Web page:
* * *

Of course, all that music, all those videos and films and performances still exist. And the mysterious vault at Paisley Park, containing mountains of unheard musical gems, is apparently very real. So Prince will never make any new records, and we certainly won’t get the chance to see him live again, outside of some elaborate music festival hologram or other futuristic party trick. Yet, just like Tupac and Bowie and all the others, he will live on eternally, through his body of work, as well as what will continue to be released posthumously. Personally, I was never waiting with bated breath for his next record to drop. His existing discography was always way more than enough for me. I never expected that I’d have the money to see one of his infrequent and prohibitively expensive live performances. So if I already have pretty much everything I ever wanted from him, and it’s not going anywhere, then what exactly has been lost? Where does the grief come from?

Certainly, there is a sense of my own mortality, the fact that if someone as seemingly immortal as Prince can go at any time, then my own time is fleeting as well. The memories inspired by his music will always be there, but something about his passing adds a certain stamp of finality to the past. Yet there must be even more to it than that. I have thousands upon thousands of deeply personal musical memories, with countless different musicians. Many of those have passed on, some even recently. While they all inspire a certain reflective melancholy and are worthy of tribute, very few have triggered such a monumental sense of loss, both for myself and the world at large. So the grief comes from not only the brilliant music, and how meaningful it was to us all, but something about the man himself.


Well, what kind of man was he? He had a reputation for being mysterious and eccentric, difficult and aloof, and a megalomaniacal control freak. While this description is not entirely inaccurate, it is a mythical portrait dreamed up by a zealous media. Indeed, he was a very private man, which he certainly can’t be faulted for. One of the reasons he chose to stay in Minneapolis his whole life was that for the most part he could go where he pleased and people more or less left him alone. For a famous exhibitionist, he did tend to be rather quiet and shy in person. But regardless of how much the media conflated his personality with the damaged, clowny weirdness of his contemporary Michael Jackson, he consistently comes off as level-headed, humble, and articulate in interviews (though no one would ever accuse him of being chatty). Prince took himself pretty damn seriously, for sure, but he also had a sly, self-deprecating sense of humor. He loved Dave Chappelle’s famous sketch about him so much that they ended up becoming friends. Other friends say he loved stand-up so much that he’d finish watching a set and start riffing on it himself, expanding it, making it funnier. The man always did know how to have a good time.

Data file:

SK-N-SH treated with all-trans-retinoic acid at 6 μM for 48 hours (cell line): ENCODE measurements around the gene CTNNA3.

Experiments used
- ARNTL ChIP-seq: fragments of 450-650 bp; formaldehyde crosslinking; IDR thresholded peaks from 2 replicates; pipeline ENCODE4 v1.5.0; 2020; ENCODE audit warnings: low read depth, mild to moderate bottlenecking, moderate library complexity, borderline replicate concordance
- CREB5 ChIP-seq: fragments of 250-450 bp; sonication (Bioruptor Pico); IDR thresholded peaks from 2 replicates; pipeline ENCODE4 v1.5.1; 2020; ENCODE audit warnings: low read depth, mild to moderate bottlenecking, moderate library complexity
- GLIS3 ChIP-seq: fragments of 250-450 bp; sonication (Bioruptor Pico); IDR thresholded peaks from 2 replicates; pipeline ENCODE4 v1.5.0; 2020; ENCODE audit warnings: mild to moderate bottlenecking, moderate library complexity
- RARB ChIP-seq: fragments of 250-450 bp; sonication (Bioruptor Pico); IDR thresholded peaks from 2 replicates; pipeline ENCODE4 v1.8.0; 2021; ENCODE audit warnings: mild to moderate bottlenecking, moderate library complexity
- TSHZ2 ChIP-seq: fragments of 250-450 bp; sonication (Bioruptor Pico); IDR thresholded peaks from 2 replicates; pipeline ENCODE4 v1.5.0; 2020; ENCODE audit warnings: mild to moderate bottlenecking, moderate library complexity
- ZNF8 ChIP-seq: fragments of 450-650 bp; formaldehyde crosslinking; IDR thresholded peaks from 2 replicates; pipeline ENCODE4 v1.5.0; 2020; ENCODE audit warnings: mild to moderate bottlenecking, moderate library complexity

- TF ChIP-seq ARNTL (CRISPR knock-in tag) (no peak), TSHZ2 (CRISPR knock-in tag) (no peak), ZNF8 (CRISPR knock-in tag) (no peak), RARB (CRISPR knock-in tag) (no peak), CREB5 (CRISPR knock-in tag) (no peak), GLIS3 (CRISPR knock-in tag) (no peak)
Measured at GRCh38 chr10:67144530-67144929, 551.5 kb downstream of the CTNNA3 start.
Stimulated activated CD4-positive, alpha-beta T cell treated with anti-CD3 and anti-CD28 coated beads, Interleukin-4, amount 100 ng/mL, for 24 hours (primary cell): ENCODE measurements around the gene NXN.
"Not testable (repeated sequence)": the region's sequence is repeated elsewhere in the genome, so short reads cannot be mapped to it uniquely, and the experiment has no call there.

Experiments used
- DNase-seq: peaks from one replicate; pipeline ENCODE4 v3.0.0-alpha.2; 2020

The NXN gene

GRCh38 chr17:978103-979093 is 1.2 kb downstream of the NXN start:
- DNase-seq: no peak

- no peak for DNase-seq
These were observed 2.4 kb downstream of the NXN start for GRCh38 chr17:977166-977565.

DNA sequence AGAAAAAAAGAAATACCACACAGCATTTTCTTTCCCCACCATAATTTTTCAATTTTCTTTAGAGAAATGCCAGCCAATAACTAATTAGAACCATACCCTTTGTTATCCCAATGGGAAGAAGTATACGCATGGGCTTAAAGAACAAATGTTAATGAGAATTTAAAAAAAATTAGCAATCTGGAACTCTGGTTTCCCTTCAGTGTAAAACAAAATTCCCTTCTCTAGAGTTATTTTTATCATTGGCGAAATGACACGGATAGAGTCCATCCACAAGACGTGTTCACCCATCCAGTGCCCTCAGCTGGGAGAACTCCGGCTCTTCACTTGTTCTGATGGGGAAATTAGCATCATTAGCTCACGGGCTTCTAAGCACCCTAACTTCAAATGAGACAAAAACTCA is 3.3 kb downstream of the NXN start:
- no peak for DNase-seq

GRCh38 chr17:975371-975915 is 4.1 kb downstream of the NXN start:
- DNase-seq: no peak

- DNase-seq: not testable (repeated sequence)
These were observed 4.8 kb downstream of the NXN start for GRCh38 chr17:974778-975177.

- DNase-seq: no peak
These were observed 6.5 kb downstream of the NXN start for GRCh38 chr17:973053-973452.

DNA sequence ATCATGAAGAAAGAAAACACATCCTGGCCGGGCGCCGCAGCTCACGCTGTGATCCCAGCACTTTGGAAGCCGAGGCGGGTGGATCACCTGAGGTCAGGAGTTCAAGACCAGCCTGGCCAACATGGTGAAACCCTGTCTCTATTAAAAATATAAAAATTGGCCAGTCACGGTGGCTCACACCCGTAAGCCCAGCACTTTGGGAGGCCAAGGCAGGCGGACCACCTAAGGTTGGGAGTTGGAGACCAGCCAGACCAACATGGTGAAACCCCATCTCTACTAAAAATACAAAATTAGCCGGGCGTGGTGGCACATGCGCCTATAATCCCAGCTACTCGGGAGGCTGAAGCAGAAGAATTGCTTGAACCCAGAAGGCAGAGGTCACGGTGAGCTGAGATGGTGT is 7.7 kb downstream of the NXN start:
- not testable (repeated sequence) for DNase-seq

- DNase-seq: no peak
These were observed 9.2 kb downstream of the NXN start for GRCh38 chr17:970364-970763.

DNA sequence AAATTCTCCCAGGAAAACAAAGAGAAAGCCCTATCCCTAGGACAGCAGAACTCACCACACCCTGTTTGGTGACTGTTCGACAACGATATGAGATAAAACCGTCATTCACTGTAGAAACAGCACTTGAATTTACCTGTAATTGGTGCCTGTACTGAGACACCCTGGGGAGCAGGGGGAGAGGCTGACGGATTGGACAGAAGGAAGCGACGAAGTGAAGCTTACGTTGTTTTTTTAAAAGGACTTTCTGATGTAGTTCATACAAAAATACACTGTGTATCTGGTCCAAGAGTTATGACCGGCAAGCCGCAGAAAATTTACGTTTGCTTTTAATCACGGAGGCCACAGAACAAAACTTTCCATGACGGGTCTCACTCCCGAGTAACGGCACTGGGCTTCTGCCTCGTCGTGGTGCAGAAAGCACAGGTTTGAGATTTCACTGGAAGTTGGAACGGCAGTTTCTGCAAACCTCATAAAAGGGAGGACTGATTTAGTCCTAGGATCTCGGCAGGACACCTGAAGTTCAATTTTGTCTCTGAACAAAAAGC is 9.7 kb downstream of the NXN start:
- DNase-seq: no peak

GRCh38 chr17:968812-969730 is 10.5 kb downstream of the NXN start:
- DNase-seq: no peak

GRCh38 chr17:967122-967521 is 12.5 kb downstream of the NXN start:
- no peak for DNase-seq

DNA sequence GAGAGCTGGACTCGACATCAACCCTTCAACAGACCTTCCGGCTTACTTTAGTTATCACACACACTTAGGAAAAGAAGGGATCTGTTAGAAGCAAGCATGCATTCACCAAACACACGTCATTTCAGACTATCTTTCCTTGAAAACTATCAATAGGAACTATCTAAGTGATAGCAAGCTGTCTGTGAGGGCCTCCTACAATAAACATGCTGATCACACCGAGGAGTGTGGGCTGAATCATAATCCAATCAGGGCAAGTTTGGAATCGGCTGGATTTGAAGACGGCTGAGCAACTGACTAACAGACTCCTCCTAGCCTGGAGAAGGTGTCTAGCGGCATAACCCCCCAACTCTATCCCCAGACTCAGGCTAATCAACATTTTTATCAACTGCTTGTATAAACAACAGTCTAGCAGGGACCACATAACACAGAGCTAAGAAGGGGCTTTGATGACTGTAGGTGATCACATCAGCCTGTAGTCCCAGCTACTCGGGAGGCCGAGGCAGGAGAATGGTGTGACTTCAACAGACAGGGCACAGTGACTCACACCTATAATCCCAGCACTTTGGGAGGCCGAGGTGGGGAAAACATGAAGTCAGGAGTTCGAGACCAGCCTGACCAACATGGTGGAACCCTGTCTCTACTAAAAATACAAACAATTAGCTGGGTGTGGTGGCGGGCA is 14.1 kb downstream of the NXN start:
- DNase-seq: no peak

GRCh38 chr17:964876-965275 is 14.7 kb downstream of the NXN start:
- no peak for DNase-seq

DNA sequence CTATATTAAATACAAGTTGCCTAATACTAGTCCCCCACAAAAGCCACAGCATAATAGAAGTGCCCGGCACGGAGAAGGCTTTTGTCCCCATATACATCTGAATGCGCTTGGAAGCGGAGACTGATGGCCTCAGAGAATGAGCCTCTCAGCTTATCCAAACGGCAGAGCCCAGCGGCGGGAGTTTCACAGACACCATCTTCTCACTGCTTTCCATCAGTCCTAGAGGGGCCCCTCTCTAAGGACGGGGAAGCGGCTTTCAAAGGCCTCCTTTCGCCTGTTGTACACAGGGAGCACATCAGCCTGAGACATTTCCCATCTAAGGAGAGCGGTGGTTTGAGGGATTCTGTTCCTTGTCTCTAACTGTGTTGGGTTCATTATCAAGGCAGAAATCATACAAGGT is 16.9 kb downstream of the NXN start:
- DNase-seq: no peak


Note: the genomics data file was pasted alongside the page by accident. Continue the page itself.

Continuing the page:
He was also incredibly generous, always mentoring young artists and extending countless opportunities to other up-and-comers, expanding his community. He was deeply devoted to his band and crew, whom he treated like family. He was Minneapolis’ favorite son, contributing money and supplies to schools and churches and libraries. His millions of dollars of charity contributions were rarely made public, because as a Jehovah’s Witness, to which he converted in the early 2000s, he was bound by his faith to not speak publicly of his largess. His faith also prohibited him from speaking too pointedly about political matters, which at one point got him falsely branded as being against gay marriage. But as a life-long speaker of truth to power and a lover of justice, he often lent his art and influence to important movements – notably and most recently, the Black Lives Matter movement, for which he played numerous benefits.